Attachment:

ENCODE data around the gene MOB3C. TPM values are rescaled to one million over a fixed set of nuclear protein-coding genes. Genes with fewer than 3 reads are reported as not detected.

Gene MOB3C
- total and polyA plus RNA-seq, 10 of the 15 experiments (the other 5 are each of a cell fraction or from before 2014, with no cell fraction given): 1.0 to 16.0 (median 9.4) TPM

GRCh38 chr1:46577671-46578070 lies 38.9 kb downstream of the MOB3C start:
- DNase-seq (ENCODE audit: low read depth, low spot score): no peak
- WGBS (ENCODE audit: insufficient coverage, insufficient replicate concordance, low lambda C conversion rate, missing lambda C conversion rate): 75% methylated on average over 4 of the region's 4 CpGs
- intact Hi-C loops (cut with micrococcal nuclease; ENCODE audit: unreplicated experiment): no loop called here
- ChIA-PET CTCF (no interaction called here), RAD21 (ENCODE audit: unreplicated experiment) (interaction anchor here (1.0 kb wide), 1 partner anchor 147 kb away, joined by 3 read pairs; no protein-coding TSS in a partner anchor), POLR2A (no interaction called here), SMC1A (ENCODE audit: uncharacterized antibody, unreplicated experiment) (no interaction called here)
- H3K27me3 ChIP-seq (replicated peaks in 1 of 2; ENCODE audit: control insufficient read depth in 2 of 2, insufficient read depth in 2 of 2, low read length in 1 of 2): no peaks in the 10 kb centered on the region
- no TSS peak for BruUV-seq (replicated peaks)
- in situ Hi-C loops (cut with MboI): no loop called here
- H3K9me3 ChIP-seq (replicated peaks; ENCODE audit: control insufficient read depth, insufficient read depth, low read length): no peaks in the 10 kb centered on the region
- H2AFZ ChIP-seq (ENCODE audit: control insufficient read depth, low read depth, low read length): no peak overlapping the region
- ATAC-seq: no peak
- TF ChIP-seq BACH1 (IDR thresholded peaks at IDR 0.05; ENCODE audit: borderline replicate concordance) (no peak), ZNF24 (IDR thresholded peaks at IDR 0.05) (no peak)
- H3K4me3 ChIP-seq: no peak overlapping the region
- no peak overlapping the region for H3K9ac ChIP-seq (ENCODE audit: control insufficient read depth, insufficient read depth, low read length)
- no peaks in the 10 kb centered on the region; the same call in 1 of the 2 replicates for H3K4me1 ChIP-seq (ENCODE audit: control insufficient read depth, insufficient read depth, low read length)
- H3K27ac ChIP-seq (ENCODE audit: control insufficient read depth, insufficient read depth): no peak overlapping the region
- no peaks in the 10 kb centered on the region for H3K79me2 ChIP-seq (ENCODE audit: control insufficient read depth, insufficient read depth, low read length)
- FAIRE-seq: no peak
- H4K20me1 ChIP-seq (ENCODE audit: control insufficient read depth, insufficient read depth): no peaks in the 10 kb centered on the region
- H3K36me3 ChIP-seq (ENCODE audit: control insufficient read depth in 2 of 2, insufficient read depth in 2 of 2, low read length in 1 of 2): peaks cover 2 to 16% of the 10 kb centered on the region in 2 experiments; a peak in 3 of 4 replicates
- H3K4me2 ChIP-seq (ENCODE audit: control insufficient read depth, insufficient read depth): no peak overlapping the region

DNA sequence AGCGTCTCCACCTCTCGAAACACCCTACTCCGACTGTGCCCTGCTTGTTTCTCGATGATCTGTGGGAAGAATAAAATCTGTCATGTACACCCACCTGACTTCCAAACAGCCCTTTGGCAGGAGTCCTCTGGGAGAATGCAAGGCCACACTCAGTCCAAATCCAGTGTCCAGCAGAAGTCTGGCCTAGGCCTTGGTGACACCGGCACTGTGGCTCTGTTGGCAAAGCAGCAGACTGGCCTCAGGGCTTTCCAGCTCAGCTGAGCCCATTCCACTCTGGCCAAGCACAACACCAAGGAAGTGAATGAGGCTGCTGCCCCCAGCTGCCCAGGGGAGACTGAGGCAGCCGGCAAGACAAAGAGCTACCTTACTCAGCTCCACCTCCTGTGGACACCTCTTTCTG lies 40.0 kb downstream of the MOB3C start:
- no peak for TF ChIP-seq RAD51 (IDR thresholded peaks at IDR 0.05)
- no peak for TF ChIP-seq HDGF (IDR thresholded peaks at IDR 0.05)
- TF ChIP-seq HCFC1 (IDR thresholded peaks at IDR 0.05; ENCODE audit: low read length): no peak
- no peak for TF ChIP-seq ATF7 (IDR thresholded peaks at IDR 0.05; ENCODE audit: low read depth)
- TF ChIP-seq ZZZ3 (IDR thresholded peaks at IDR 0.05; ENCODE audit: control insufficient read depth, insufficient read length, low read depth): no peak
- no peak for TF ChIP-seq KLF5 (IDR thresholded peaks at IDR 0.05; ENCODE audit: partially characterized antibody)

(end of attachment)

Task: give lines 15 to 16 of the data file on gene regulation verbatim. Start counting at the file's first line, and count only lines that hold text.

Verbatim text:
- TF ChIP-seq BACH1 (IDR thresholded peaks at IDR 0.05; ENCODE audit: borderline replicate concordance) (no peak), ZNF24 (IDR thresholded peaks at IDR 0.05) (no peak)
- H3K4me3 ChIP-seq: no peak overlapping the region